BRUGES, Belgium (Reuters) - A Belgian brewery is turning on the taps of a pipeline buried beneath the medieval city of Bruges to transport its beer to a bottling plant some 3 km (2 miles) away.
Four years in planning and five months in construction, the Halve Maan (Half Moon) brewery will officially open a pipe that will rid the historic city center and its tight cobbled lanes of beer-laden trucks weighing more than 40 tonnes.
The brewery bid farewell on Thursday to the last of those trucks, one of between 10 and 15 per week, from streets designed for a horse and cart and now packed with tourists.
Half Maan’s managing director, Xavier Vanneste, said the idea of a pipe had seemed crazy until he saw local workmen laying underground cables and started looking into it.
The brew master, five generational lines down from founder Henri Maes, said he could have moved the brewing to beside the bottling plant built in 2010 and kept the old site as a museum. But he wanted to retain the beers as products of the old city.
“People want to see something that is alive and not just some dusty museum,” he said.
Before World War Two, the city had some 30 beer makers, but Halve Maan is the last of the old guard left and on a site where an earlier “Halve Maan” brewery operated 575 years ago.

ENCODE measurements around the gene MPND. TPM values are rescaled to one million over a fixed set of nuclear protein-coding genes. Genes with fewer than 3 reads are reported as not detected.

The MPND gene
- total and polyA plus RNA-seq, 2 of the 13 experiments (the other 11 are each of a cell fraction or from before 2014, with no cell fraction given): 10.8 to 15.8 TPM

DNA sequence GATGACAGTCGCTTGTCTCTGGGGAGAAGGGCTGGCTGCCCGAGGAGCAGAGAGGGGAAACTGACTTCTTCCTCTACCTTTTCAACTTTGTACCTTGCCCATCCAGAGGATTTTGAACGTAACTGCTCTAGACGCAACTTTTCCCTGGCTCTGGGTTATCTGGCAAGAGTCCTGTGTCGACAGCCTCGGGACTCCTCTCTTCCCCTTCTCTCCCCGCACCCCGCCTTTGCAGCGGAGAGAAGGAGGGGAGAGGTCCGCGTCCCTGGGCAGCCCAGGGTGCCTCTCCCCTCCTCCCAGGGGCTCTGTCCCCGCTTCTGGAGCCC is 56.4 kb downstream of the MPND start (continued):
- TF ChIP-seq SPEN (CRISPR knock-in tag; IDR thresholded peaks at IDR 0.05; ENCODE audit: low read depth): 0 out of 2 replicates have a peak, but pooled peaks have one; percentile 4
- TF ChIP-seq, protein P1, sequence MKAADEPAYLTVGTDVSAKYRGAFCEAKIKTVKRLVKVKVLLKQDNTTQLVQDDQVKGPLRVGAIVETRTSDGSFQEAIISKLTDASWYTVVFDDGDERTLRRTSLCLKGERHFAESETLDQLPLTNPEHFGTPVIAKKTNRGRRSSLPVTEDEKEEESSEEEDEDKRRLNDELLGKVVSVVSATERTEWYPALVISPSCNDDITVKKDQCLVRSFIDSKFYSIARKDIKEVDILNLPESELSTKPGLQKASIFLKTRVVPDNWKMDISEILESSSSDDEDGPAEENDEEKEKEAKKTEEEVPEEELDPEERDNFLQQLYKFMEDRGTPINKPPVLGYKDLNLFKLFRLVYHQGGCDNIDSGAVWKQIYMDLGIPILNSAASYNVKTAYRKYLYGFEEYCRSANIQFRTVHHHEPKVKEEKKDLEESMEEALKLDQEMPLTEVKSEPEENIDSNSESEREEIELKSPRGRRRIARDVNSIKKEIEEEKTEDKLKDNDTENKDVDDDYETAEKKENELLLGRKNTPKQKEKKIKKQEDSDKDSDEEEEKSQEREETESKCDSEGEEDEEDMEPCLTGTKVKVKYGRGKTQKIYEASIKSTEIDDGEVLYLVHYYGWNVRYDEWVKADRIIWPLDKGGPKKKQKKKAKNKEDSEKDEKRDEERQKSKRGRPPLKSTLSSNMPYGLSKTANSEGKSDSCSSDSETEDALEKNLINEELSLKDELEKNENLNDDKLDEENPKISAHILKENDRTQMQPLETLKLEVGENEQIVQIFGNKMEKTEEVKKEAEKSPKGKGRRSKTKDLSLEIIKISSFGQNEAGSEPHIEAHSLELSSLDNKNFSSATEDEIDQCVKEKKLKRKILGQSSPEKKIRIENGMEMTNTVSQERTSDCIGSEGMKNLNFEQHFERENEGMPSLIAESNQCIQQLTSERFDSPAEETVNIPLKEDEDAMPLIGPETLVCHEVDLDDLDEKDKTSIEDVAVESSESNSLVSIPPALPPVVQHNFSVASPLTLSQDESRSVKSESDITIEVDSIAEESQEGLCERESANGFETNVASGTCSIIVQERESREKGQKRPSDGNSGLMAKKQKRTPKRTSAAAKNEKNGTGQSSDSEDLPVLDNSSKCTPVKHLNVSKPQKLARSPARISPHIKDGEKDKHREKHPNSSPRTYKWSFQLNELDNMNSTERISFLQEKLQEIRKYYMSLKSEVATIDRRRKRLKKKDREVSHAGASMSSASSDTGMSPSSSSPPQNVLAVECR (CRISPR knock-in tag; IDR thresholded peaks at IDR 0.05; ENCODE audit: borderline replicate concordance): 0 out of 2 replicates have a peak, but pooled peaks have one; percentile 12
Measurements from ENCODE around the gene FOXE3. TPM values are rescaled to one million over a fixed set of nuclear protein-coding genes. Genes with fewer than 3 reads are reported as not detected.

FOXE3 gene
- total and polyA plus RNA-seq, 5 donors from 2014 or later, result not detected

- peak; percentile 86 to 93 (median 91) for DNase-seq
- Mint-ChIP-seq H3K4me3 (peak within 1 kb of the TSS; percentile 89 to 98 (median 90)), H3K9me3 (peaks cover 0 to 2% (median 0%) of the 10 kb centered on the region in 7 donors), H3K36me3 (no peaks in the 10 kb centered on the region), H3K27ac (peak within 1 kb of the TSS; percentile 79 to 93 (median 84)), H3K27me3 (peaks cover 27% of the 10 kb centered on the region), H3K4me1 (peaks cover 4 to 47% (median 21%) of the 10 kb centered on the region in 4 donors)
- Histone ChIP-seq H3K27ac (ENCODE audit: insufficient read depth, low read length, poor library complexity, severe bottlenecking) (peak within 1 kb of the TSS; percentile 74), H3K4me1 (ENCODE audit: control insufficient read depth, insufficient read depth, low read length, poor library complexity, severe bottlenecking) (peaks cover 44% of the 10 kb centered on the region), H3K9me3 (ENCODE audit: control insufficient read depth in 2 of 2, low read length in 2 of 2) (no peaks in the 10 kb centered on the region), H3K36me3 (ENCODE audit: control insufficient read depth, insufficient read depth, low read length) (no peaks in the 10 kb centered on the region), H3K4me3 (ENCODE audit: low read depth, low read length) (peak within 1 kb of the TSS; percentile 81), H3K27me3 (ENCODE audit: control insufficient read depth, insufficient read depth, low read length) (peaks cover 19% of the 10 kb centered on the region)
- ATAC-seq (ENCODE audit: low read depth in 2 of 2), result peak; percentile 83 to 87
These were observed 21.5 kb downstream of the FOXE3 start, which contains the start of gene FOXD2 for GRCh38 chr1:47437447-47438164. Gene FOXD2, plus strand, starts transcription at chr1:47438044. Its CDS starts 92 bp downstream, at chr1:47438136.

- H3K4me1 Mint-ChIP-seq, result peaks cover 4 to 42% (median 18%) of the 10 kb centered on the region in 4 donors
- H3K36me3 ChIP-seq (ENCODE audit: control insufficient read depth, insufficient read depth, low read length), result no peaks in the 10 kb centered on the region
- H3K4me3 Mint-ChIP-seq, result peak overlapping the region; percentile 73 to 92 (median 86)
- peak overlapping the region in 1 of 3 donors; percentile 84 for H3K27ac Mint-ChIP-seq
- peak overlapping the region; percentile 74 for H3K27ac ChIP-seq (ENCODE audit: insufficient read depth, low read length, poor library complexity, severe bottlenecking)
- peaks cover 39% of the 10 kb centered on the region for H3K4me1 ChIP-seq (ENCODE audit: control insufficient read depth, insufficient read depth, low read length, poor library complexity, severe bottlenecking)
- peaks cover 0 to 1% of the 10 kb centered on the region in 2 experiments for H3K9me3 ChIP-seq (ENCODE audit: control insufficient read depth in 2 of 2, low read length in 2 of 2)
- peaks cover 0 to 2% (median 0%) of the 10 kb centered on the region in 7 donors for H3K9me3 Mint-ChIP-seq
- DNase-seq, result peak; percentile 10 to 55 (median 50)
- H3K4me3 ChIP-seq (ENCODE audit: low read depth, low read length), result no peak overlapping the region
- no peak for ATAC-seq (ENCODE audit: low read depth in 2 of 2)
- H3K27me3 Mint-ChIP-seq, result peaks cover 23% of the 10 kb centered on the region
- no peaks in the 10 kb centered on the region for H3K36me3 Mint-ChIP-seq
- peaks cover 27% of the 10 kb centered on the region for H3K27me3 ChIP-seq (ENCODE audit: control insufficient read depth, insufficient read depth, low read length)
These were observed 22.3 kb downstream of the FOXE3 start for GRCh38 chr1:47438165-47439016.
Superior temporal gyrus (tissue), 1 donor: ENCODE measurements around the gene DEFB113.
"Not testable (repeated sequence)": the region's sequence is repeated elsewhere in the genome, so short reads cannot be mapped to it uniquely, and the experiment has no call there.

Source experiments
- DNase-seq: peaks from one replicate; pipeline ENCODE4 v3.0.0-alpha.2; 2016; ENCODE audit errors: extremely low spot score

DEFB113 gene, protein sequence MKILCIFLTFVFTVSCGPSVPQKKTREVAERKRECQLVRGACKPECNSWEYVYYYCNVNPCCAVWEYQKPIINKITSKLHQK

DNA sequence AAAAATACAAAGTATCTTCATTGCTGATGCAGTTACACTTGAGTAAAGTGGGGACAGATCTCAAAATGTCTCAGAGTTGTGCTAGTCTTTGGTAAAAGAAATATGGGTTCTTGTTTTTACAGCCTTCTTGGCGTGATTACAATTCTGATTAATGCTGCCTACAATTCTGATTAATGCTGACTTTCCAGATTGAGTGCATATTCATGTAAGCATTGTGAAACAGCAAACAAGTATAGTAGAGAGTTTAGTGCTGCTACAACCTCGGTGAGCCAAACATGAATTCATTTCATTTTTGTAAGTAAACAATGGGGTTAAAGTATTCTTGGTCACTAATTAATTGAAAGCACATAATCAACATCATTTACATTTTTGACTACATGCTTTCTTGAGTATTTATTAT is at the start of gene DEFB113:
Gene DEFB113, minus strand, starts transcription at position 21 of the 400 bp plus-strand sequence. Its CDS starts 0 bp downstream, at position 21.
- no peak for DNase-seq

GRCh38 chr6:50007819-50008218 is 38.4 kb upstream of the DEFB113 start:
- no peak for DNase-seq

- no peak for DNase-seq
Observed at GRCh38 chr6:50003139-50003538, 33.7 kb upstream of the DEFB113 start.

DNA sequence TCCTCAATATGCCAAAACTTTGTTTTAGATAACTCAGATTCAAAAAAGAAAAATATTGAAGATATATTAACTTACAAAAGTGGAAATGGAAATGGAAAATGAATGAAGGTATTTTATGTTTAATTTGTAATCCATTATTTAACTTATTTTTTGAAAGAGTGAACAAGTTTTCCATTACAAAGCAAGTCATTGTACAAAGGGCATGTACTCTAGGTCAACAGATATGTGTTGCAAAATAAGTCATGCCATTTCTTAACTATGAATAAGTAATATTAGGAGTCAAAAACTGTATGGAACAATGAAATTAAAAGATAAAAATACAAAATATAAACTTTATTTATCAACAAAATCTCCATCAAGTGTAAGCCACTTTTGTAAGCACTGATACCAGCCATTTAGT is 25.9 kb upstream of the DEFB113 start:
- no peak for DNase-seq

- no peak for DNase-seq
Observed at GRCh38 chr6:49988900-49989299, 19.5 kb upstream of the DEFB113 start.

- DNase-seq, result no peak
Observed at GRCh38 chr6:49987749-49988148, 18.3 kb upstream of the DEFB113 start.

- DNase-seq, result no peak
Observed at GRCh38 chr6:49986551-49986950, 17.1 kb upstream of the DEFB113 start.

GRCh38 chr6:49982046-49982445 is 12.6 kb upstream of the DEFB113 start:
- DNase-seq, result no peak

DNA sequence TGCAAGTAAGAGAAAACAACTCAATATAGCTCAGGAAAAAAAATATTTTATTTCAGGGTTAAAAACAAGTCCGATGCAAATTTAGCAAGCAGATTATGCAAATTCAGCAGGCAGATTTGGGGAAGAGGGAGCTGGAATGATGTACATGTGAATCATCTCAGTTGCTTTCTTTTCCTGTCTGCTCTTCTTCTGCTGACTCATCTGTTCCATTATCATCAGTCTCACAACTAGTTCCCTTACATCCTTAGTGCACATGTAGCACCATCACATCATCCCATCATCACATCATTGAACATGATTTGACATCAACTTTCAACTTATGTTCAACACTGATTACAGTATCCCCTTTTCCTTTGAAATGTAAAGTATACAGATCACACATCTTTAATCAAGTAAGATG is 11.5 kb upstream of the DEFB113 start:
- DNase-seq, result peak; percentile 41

The current site still brews the staple blond and brown Brugse Zot and the maltier and stronger Straffe Hendrik, but also welcomes visitors to its bar and more than 100,000 to its museum, both clear adverts for the brands for Belgians and foreigners.
The picture-perfect center of Bruges is a magnet for some 6.5 million tourists per year and a Unesco world heritage site home to early Flemish painters and filled with Gothic brick buildings, canals and historic churches.
It’s not just the pipeline that is novel. The way it was funded is too.
The pipeline cost some 4 million euros ($4.5 million). Halve Maan received a subsidy from the Flemish regional government, but also raised about 350,000 euros through crowdfunding, among the largest ever in Belgium, paying contributors back in beer.
Those paying the top-rate 7,500 euros will be rewarded with a bottle of Brugse Zot every day for the rest of their lives.
Halve Maan should also benefit too after volumes grew by 30 percent to some 5 million liters (8.8 million pints) last year and are set for 20 percent expansion in 2016.
“We could potentially increase by a factor of four or more with the new pipe. The bottleneck has been the trucks,” Vanneste said.
($1 = 0.8897 euros)
Additional reporting by Marilyn Haigh; Editing by Alexander Smith
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